Reading Notes (11/11/09) PDF Print E-mail
Written by Peter J. Leithart   
Wednesday, 11 November 2009 11:04

Dean Koontz’s Relentless (Bantam, 2009) is refreshingly anti-PC.  The protagonist’s in-laws (the Booms) are demolition experts and survivalists with food and guns stored away in an underground shelter, and the villain, Shearman Waxx, is a hoity book reviewer who terrorizes the novelist hero, “Cubby” Greenwich, his wife Penny, their astonishingly precocious son Milo, and the family dog, Lassie.  Waxx is as scary as the double “x” of his surname suggests.

As the book progresses, it dawns on you that Relentless doesn’t just happen to be anti-PC.  It’s about political correctness, and the danger that bullying intellectual elites pose to civilization and humanity.  Alongside their stock of assault rifles, the Boom’s place is lined with shelves full of classics of Western literature.  The nuts, the home schoolers, the gun owners, the religious wackos, Koontz tells us, are the ones who are going to save civilization.  Like they did last time civilization collapsed, and the time before that.

Koontz’s plot disintegrates in the final chapters, but until then it’s the kind of book that keeps you up and night and wakes you up early in the morning.  Mix that with nods to O’Connor and Chesterton, and the product is several cuts about the typical bestseller.


Painter Makoto Fujimura was born in the U.S., but is of Japanese descent and received his MFA from the Tokyo National University of Fine Arts.  He works in traditional Japanese art forms, and while waiting for his paint to dry he writes on art at his web site.  He has collected a number of these delicate essays in refractions (NavPress, 2009).

In the aftermath of September 11, he and another artist organized their studio – three blocks from Ground Zero – into TriBeCa Temporary, an “oasis of collaboration by Ground Zero artists.”  Many of the beautifully written pieces in the collection reflect on the role of artists, and specifically of Christian artists, in times of national crisis: How does a Christian artist provide glimpses of the city of God work in a city that is both Jerusalem and Babylon simultaneously?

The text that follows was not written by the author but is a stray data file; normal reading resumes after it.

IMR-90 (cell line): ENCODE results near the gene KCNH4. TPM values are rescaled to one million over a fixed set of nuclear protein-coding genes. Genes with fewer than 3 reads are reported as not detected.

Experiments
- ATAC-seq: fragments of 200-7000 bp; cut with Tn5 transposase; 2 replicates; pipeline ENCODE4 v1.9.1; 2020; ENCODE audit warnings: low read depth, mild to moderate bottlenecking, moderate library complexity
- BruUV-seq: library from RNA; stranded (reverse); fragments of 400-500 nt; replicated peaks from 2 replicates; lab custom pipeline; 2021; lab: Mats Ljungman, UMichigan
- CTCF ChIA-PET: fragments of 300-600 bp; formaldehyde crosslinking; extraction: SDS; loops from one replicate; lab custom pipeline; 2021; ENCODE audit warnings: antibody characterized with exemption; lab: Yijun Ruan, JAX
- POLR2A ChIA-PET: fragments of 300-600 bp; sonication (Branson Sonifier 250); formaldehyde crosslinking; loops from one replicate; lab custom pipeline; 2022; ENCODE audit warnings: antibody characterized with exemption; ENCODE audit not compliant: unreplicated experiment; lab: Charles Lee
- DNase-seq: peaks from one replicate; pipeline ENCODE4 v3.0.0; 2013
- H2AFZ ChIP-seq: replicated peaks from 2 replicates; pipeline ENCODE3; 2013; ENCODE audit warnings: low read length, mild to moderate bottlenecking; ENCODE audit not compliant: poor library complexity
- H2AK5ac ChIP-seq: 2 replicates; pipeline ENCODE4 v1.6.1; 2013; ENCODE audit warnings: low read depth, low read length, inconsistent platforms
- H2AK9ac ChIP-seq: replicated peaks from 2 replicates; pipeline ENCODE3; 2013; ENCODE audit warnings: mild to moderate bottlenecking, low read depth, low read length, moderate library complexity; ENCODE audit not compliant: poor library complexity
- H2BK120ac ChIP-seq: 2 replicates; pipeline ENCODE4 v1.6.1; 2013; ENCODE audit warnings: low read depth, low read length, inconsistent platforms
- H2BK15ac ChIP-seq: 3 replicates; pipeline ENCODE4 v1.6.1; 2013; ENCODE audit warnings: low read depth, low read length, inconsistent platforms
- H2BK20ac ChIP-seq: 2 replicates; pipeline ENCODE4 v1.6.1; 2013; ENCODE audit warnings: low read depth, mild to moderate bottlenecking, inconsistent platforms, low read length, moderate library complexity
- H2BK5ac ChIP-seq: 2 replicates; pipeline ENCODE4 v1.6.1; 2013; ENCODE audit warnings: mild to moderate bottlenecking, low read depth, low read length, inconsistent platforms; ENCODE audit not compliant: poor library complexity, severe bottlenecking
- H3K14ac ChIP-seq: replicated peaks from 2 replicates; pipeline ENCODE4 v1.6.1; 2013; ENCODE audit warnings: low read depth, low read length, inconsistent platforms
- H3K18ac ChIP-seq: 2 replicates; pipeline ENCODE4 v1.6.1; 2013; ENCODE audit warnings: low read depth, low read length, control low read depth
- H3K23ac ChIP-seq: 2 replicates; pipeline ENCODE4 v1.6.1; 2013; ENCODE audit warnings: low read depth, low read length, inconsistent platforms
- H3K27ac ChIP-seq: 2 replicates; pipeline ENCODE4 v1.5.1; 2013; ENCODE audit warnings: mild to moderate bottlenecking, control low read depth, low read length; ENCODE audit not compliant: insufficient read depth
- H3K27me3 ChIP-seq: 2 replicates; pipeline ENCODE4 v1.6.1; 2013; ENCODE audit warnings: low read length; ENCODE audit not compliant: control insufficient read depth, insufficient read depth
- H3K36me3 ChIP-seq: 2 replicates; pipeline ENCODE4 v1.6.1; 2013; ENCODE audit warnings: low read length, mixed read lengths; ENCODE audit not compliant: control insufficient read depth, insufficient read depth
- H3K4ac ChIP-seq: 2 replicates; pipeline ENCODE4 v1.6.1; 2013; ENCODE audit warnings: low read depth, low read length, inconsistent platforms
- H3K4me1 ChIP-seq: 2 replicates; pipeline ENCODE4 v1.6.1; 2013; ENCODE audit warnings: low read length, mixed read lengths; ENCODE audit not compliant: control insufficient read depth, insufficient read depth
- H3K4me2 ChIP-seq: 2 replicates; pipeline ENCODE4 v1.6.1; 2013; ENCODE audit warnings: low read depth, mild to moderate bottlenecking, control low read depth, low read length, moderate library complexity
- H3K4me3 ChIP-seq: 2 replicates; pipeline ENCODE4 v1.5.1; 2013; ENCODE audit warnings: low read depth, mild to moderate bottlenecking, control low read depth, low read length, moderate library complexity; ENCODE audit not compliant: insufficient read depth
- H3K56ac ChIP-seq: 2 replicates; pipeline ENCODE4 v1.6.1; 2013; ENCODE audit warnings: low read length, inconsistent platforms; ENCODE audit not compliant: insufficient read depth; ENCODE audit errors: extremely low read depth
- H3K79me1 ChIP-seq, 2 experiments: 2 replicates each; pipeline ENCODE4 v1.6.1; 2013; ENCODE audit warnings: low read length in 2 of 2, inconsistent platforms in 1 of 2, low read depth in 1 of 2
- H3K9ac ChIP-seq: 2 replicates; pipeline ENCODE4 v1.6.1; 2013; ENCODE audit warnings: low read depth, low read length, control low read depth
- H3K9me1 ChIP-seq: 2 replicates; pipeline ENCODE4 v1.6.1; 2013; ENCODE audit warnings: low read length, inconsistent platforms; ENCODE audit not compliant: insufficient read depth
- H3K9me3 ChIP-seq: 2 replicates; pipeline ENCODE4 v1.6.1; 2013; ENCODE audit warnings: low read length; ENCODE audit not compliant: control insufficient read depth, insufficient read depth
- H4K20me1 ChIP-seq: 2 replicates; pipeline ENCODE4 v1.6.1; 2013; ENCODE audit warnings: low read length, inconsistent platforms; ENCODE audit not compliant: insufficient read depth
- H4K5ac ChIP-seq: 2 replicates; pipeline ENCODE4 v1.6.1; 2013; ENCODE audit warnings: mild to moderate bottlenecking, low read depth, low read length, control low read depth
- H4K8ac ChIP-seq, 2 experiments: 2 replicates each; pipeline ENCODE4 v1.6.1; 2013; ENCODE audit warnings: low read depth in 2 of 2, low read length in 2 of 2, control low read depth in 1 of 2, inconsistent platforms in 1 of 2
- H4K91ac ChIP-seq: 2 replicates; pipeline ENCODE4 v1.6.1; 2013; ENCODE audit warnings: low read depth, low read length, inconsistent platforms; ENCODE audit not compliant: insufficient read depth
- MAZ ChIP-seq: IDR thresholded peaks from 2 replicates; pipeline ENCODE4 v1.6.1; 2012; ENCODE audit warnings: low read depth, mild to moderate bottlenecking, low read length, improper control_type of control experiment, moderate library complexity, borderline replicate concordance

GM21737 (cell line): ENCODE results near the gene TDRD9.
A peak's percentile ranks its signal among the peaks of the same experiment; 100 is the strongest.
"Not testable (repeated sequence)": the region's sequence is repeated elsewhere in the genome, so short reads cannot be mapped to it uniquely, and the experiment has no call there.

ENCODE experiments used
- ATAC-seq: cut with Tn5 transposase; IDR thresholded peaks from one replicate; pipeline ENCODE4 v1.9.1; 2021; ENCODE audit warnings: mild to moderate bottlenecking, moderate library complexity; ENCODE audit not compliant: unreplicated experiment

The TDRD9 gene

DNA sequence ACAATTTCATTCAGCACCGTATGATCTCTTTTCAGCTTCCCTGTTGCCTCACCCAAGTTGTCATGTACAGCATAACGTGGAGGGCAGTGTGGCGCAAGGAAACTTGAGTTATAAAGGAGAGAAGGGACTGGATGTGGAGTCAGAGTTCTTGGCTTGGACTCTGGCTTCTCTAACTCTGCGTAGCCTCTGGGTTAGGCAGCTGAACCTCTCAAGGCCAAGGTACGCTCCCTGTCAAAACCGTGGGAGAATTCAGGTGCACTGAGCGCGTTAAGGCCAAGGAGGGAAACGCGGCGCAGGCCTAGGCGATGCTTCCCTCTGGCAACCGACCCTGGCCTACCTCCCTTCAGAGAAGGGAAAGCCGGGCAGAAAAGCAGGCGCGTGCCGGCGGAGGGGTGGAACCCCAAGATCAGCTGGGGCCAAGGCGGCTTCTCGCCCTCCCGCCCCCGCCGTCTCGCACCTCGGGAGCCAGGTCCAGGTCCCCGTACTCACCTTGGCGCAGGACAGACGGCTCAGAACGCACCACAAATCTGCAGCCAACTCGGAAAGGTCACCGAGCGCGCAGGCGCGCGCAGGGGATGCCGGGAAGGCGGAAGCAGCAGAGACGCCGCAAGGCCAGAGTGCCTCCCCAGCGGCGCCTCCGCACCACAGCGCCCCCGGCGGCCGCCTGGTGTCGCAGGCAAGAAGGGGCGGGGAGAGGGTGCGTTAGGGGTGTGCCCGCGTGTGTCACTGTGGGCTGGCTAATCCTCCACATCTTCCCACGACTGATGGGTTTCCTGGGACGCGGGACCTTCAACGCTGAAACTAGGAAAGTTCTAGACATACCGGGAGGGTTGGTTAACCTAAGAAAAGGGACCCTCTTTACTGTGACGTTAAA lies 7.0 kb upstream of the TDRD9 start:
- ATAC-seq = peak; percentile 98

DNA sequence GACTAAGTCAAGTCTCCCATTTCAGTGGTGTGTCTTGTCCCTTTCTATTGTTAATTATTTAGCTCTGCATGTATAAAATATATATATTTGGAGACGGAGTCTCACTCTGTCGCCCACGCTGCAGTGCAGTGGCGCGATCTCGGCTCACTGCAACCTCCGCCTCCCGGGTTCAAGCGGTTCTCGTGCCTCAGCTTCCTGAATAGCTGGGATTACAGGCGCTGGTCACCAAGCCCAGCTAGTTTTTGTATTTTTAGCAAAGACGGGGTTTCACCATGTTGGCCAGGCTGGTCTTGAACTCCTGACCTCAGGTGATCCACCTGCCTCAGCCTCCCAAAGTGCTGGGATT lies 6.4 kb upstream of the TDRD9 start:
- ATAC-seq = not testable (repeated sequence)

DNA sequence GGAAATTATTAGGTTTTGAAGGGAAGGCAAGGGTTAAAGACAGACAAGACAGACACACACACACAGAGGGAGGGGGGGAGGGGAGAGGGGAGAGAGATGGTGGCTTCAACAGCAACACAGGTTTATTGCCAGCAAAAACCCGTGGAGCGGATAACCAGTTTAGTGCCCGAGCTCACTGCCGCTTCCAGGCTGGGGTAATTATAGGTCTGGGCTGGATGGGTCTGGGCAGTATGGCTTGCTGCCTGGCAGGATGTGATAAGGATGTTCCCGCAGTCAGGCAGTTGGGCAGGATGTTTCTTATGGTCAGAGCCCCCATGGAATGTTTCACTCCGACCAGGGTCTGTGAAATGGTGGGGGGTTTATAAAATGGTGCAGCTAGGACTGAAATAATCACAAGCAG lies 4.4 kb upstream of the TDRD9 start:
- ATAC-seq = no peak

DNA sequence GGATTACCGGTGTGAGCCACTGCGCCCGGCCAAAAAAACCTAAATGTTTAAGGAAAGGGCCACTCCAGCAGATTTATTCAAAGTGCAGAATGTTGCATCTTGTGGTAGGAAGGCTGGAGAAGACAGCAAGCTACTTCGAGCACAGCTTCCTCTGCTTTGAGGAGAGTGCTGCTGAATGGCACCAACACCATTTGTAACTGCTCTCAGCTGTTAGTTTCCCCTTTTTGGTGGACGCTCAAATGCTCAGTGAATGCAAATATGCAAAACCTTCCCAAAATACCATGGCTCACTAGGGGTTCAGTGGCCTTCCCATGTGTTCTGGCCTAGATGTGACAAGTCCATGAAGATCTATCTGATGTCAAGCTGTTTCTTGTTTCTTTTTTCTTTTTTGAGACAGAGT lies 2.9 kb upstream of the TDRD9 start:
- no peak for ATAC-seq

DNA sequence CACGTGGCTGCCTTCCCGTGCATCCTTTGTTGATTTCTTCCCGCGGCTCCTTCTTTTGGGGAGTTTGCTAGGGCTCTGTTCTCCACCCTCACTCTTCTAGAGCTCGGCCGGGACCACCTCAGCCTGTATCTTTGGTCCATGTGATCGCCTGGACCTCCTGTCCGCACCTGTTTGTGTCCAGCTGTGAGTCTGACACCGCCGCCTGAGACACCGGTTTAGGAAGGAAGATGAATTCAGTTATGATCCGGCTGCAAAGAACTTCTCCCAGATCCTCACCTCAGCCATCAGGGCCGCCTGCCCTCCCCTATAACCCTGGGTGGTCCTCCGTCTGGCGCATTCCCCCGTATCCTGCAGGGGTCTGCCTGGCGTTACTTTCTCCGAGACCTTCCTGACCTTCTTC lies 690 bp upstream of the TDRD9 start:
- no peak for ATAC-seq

Filled with reproductions of Fujimura’s own work, as well as that of fellow artists, refractions is lovely to look at.  It’s a book to read slowly, to savor.


Pacifists and just warriors have been going at it for centuries, and whatever the balance of the debate, it seems that the pacifists have scored an important PR victory: They look more like Jesus.

That’s partly the fault of just war theorists, argues Daniel M. Bell, Jr., in Just War and Christian Discipleship (Brazos, 2009).  Confronted with the common just war notion that war is the “lesser evil,” Bell asked the obvious question: Since when did Christians get comfortable choosing evil, even if it is “lesser”?  Confronted with a just war tradition that often treated the criteria of just war as a “policy checklist,” Bell wondered, What does this have to do with discipleship, or the formation of Christian virtues, or the church?

Drawing on Augustine and medieval theologians, Bell argues that a war should be justified, if justified at all, not as a lesser evil but as a positive good, a “harsh form of love,” and he presents decisions about war and war-making itself in the context of a character-based account of Christian discipleship. War for Christians is not an exception to Jesus’ command to love enemies, and war should be as much about pursuing justice, relieving oppression, and establishing peace as every other Christian activity.

Bell offers a version of just war theory that pacifists will find hard to rebut, and may even find compelling.

Share the goodness
Reddit!! Mixx! Free and Open Source Software News Google! Live! Facebook! StumbleUpon! TwitThis
Only registered users can write comments!
Last Updated on Friday, 13 November 2009 11:00